The servant of course could not pay the king, so the king intended to sell off everything the servant owned and to sell his family into servitude. Yet the servant pleaded with the king for “patience,” promising to eventually “pay back everything” (vv. 25-6). As a result, this king “took pity on him” and not only postponed payment, but “canceled the debt” altogether (vv. 27). Continue reading Why Did Jesus Tell Violent Parables?
by Bob Ekblad, originally published on his blog.
The crisis in Syria has been on my heart in a new way this past week, when Gracie and I were in Beirut, Lebanon. We were part of a team that offered four days of training in evangelism and prayer appointments to 65 Syrian Christians who came over for Damascus.
We were deeply impacted by the humility of these Syrian believers, who have gone through devastation on so many levels. Everything that could be shaken has been shaken, and yet a vibrant faith remains, visible in a thirst for God and eagerness to learn more.
One woman told how over 13,000 bombs fell on her city over the past nine years, but only 100 were killed (a small but still horrific number considering the number of bombs). She attributed this to her faith community’s constant intercession. She said that there are many testimonies of people deciding suddenly to walk away from a particular place that was subsequently hit by a bomb. She said many came to believe in God due to widespread stories of protection.
We met people from Aleppo who saw their city destroyed by the fighting. It seemed everyone had lost people they knew or had family that lived abroad as refugees- some 2 million of which are in Lebanon. We visited a Lebanese Christian outreach to Syrian refugees near the Syrian border that brought education, clothing, food and medical care to thousands of vulnerable people. Continue reading The Syrian crisis: Comforting and defending the vulnerable, exposing and confronting the powerful
by Jacob Schönning.
This summer it was reported that the Australian liberal prime minister Scott Morrison was welcomend on stage at a gigantic Hillsong meeting during their annual conference in Sydney. He led the congregation of 30-35000 people in prayer and confessed his faith in a miracle working God. Andreas Nielsen, lead pastor of Hillsong Sweden, affirmed that the prime minister ”is a devout Christian”. He also said that that ”his participation in the conference is a recognition of the important role that the church in general plays in Australia and that it makes a difference.”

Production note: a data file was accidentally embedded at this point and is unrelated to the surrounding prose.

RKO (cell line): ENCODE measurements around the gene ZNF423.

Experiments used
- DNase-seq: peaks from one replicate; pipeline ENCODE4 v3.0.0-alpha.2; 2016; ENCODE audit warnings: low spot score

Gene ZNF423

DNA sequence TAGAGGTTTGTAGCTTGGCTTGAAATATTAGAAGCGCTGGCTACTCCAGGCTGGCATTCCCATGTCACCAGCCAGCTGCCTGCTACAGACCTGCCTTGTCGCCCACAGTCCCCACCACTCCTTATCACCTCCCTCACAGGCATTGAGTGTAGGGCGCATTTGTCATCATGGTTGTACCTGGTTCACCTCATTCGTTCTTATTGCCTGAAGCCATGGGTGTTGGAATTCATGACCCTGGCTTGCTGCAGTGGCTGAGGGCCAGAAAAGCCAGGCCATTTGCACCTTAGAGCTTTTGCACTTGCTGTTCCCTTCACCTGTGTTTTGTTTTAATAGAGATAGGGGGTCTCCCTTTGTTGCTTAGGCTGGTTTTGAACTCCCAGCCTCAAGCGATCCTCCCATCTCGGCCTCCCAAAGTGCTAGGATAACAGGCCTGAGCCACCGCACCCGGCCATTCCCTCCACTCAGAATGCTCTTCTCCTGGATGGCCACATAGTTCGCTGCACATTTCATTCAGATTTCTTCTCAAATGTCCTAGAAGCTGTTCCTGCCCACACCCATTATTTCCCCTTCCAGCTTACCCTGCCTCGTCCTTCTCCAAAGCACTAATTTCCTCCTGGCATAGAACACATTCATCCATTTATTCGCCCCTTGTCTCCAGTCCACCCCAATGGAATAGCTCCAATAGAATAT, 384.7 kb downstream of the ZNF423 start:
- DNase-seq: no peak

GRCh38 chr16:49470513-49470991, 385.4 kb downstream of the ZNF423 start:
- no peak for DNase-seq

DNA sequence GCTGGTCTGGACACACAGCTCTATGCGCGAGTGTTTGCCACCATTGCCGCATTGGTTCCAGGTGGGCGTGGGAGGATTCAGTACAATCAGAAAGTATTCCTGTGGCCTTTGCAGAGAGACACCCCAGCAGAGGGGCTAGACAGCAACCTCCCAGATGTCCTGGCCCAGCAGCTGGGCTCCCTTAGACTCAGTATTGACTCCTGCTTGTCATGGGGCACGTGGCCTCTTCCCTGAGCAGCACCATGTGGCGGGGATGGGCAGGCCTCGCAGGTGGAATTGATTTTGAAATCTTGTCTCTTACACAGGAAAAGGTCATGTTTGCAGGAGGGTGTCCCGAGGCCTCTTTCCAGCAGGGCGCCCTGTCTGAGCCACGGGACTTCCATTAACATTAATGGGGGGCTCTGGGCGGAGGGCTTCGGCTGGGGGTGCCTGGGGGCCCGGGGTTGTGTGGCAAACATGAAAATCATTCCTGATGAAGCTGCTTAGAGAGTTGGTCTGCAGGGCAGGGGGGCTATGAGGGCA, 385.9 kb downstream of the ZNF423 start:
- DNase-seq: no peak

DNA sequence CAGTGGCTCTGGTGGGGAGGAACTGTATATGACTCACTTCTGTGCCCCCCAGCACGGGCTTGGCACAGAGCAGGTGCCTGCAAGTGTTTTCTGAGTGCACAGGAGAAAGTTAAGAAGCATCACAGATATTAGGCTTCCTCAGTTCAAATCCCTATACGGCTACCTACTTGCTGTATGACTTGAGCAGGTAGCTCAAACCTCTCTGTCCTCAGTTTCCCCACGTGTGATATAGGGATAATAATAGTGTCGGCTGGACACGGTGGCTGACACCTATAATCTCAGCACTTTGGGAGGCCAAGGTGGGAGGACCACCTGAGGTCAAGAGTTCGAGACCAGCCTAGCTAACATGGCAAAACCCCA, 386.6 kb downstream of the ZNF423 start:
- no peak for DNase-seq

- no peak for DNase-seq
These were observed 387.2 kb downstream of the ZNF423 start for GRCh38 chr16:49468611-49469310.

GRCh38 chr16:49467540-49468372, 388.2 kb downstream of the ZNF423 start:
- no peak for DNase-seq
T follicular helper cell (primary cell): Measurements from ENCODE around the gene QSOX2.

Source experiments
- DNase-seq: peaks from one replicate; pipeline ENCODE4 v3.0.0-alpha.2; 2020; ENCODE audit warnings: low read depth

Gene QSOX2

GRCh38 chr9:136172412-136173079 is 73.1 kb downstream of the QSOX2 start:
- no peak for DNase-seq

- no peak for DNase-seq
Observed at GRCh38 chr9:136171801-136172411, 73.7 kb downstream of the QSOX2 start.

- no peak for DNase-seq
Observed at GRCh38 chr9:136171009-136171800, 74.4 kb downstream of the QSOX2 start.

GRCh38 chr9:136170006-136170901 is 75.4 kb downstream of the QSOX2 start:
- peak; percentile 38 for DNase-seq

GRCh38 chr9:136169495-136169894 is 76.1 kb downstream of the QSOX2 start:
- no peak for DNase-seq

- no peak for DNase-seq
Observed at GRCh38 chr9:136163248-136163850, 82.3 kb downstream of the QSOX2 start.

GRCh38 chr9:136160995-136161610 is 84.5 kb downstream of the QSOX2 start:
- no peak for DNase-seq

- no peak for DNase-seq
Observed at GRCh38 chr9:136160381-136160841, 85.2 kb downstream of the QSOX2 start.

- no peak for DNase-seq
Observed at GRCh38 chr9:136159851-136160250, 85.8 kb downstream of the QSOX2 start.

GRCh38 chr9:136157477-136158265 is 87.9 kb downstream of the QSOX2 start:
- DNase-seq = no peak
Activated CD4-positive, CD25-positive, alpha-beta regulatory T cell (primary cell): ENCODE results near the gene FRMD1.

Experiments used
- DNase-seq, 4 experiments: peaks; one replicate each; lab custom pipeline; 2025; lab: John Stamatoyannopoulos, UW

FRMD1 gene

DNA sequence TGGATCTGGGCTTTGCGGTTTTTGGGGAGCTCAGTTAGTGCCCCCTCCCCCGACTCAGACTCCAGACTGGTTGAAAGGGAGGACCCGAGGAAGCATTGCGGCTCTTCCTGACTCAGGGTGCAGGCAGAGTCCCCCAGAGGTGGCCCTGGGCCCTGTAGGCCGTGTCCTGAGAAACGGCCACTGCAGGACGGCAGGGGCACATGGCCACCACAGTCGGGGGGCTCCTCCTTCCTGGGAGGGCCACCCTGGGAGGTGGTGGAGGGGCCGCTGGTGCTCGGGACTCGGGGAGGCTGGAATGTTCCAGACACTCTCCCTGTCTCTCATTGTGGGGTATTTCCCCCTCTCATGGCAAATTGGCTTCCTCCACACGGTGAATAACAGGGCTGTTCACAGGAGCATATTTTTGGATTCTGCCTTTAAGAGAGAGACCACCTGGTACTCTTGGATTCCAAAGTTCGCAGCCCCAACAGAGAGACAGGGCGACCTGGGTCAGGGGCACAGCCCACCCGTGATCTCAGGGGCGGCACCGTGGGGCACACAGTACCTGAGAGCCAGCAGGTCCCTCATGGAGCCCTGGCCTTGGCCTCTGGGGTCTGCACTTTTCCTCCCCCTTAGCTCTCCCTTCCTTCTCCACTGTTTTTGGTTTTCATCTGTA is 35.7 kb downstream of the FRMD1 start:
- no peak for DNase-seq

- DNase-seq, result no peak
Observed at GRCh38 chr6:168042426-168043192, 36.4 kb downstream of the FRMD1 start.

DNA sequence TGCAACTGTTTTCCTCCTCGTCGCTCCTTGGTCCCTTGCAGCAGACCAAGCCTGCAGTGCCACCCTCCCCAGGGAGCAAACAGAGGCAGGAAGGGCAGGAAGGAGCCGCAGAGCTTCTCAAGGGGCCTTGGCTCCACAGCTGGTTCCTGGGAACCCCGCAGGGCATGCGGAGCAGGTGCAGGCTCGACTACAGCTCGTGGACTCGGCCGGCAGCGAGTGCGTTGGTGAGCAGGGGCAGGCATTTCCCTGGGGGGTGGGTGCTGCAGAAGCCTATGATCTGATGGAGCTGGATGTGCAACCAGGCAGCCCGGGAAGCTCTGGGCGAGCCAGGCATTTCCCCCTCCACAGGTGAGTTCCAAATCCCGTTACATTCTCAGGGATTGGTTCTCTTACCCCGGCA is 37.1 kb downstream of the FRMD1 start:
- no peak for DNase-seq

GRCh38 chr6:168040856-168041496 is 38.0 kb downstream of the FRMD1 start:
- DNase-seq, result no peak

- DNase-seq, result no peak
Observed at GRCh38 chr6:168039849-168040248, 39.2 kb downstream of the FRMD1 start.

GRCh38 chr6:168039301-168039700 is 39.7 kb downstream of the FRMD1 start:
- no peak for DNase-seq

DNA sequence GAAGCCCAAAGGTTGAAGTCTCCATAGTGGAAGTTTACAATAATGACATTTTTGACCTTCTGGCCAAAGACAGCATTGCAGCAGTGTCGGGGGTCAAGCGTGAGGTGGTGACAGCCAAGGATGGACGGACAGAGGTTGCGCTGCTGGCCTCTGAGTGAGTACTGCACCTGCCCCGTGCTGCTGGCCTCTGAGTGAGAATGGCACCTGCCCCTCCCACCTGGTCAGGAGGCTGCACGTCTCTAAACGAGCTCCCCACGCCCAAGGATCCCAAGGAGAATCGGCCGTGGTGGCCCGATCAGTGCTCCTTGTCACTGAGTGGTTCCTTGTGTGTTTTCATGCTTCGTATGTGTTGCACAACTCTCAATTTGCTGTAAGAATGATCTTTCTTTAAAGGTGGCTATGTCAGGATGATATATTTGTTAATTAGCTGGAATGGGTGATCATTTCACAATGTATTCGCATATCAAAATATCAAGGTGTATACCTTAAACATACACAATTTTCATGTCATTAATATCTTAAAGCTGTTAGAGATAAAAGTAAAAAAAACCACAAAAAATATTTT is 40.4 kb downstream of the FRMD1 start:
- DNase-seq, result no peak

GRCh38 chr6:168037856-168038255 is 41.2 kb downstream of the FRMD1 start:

Fantastic, isn’t it?
I am not so sure about that. On the contrary, I think that it is very dangerous for the soul of the Church in Australia. Last winter Magnus Malm wrote in Swedish Christian newspaper Dagen that God is not on the side of the powerful. In fact God says in Psalms 146,3: ”Never put your trust in powerful men.” For centuries, Catholic and Orthodox churches have often been close to political power. That was the case when Spanish and Portuguese conquerors went ashore in South America, and it is the same today in countries like Russia and Poland. Continue reading Hillsong Shouldn’t Put Their Trust in Powerful Men
by Greg Boyd, originally posted in 2015 at his website ReKnew.
For more of Boyd’s thoughts on Old Testament violence, check out his book Cross Vision of The Crucifixion of the Warrior God.
Since the time of Augustine, Christians have consistently appealed to the violent strand of the Old Testament to justify waging wars when they believed their cause was “just.” (This is Augustine’s famous “just war” theory.)
Two things may be said about this.
First, the appeal to the OT to justify Christians fighting in “just” wars (if there are such things) is illegitimate for the simple reason that the OT knows nothing of a “just war” policy. The wars that Yahweh had the Israelites engage in were not fought on the basis of justice. They were fought simply because the Israelites perceived that Yahweh told the Israelites to fight them. They were holy wars, not just wars. Continue reading Does the Old Testament Justify “Just War”?